1. To Bee: In a world without Bees, life revolves around food scarcity.


Beth is a natural scientist who specializes in pollinators. She is very concerned about the multiple stresses on pollinators in SE Queensland and is active in community awareness projects. She helped create a story world for a table-top role playing game called ‘To Bee’. In this future speculative world, pollinators have mostly disappeared and communities are living with food scarcity and crisis. Beth wants students to experience this speculative future so that she can share her knowledge in a meaningful way.


Leigh is an upper middle school teacher. She is currently taking a unit on Environmental Studies[1] with a year 8 cohort.   She has no background in table-top RPGs but she has used some role play in the classroom previously and she likes the idea of giving her students opportunity to put themselves into a world where some of the issues they have been discussing in class have actually taken place. She has decided to use ‘To Bee’ in order to engage her students. She particularly likes the story and characters provided with the game book because it focuses on a group of young people who could be the same age as her students.

  1. I Robot: What has your human done this time!?


Merry is STEM practitioner who specializes in robotics and robots in Aged Care contexts. She is very concerned with the potential ethical issues of her field but very enthusiastic about the potential for robots to become companions for isolated seniors. Merry helped create a game world called “I Robot” set in a future time where every individual has a personal robot companion from birth. The twist is that the players can only take on robot characters.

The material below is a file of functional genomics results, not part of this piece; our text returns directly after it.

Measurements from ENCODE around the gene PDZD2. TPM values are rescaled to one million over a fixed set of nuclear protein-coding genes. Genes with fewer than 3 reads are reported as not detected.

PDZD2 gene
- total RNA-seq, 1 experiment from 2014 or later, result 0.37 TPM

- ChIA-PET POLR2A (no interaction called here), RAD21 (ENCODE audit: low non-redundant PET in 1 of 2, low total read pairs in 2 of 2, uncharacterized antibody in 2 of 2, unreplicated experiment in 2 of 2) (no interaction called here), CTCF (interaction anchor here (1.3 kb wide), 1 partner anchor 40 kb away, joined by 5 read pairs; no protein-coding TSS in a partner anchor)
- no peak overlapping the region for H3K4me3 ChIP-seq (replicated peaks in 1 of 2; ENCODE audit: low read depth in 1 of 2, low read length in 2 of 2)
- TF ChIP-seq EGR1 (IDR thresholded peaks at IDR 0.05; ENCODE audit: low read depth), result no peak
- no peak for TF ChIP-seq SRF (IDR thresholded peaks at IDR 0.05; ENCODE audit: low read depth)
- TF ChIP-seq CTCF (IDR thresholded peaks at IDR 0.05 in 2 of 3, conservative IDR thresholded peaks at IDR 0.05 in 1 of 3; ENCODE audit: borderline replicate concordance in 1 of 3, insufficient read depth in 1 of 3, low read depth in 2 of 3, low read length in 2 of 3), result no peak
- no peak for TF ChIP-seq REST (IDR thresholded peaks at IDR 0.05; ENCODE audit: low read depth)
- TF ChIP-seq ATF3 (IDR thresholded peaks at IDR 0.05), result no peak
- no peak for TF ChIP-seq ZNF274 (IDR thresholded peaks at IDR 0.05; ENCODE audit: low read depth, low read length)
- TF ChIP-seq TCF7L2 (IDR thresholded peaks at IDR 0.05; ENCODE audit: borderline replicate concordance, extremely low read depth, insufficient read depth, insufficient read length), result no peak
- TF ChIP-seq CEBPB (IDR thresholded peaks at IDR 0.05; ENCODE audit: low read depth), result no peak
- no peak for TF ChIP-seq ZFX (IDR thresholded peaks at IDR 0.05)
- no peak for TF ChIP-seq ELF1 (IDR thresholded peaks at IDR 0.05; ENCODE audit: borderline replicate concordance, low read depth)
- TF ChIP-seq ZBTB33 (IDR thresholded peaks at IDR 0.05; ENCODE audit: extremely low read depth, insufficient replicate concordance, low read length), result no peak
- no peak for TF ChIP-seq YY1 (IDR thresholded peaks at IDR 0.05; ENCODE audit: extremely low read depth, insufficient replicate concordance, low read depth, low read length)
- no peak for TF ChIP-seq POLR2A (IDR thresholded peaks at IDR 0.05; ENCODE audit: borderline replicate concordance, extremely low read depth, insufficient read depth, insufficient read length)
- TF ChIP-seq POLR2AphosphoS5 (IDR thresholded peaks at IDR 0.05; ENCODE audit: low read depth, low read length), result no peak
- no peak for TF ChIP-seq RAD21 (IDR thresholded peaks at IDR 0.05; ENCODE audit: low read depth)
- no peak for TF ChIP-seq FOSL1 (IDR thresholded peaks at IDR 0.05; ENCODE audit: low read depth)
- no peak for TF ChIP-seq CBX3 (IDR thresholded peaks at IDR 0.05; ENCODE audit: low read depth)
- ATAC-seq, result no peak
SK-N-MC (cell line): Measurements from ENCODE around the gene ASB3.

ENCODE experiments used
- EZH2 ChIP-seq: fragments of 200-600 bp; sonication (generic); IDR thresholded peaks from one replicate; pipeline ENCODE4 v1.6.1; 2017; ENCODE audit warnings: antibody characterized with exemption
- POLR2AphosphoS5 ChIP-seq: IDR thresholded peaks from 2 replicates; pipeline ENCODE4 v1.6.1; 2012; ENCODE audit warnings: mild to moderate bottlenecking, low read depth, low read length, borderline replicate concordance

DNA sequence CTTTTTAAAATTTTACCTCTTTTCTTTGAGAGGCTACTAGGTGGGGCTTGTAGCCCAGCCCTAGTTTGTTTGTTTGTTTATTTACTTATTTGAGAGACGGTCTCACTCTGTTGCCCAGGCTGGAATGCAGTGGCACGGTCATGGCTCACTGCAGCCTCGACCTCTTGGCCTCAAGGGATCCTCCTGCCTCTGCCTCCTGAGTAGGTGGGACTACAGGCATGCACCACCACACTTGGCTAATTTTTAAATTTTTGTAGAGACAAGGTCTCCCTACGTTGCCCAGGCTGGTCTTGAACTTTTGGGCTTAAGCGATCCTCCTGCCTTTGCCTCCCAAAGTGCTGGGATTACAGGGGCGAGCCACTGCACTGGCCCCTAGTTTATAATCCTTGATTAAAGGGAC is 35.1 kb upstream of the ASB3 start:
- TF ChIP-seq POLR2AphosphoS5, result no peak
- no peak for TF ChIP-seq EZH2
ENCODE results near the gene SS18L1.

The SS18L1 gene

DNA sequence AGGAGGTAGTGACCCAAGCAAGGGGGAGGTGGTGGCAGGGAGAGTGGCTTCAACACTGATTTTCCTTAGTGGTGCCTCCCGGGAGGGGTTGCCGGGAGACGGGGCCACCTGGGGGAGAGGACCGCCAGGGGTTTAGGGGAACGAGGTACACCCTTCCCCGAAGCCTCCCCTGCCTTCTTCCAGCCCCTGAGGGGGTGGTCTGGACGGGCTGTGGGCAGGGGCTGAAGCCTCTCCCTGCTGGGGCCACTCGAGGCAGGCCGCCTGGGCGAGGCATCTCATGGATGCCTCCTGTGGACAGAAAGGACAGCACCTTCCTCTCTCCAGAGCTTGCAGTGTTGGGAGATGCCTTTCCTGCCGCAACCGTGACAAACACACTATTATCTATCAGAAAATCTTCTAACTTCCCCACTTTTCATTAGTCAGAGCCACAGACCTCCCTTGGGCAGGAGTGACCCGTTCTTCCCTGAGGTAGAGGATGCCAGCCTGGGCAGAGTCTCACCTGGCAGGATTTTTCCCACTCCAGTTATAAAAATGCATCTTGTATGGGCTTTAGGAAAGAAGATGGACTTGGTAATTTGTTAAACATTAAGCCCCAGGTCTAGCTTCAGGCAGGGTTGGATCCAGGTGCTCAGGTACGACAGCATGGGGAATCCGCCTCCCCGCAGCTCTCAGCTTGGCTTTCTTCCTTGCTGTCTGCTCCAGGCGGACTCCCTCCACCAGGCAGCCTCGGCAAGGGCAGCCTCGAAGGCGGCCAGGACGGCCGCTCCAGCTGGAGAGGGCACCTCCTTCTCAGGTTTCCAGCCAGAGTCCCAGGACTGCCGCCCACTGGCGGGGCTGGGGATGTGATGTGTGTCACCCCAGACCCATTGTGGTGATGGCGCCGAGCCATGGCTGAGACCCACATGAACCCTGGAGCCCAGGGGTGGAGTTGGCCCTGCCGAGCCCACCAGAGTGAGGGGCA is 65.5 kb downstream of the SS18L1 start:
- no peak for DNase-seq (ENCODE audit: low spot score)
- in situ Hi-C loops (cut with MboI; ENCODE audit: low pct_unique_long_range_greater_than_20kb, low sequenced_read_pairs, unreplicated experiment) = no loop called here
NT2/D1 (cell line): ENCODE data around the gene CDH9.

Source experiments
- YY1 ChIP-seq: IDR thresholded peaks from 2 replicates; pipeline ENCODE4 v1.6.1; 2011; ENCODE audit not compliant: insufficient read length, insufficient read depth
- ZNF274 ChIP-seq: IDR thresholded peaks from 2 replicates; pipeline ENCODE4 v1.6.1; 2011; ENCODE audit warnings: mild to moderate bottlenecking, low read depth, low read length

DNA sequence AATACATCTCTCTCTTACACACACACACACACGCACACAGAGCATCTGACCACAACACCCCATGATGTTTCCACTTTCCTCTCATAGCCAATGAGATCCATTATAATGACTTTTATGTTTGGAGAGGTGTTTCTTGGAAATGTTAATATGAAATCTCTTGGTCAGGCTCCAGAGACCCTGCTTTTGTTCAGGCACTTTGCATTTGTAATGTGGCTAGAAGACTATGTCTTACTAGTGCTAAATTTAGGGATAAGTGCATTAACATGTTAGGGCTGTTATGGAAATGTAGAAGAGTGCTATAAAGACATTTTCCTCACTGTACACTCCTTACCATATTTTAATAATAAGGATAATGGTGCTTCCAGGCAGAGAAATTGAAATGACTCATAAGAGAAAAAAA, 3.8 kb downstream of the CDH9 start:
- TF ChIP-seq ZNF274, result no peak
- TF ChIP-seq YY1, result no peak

Joel is a QLD year 10 teacher. He is currently taking subjects in Humanities and Social Sciences and is focusing on Civics and Citizenship[2]. His students are prepared to be engaged but they find some of the materials a bit preachy. Joel is looking for a different approach to scaffolding discussions about the ways that groups within society perceive each other and has decided to use “I Robot” as an activity. Joel hasn’t played any table-top RPGs but he is a keen board game player and he really likes the way that playing analog games is a very social activity. He thinks his students will benefit from taking on the characters of the robots in “I Robot” and if they enjoy playing he is considering using the toolkit to get the students to design their own game world.


[1] Science and technology contribute to finding solutions to a range of contemporary issues; these solutions may impact on other areas of society and involve ethical considerations (ACSHE135)

[2] How groups within society perceive each other and relate to one another.

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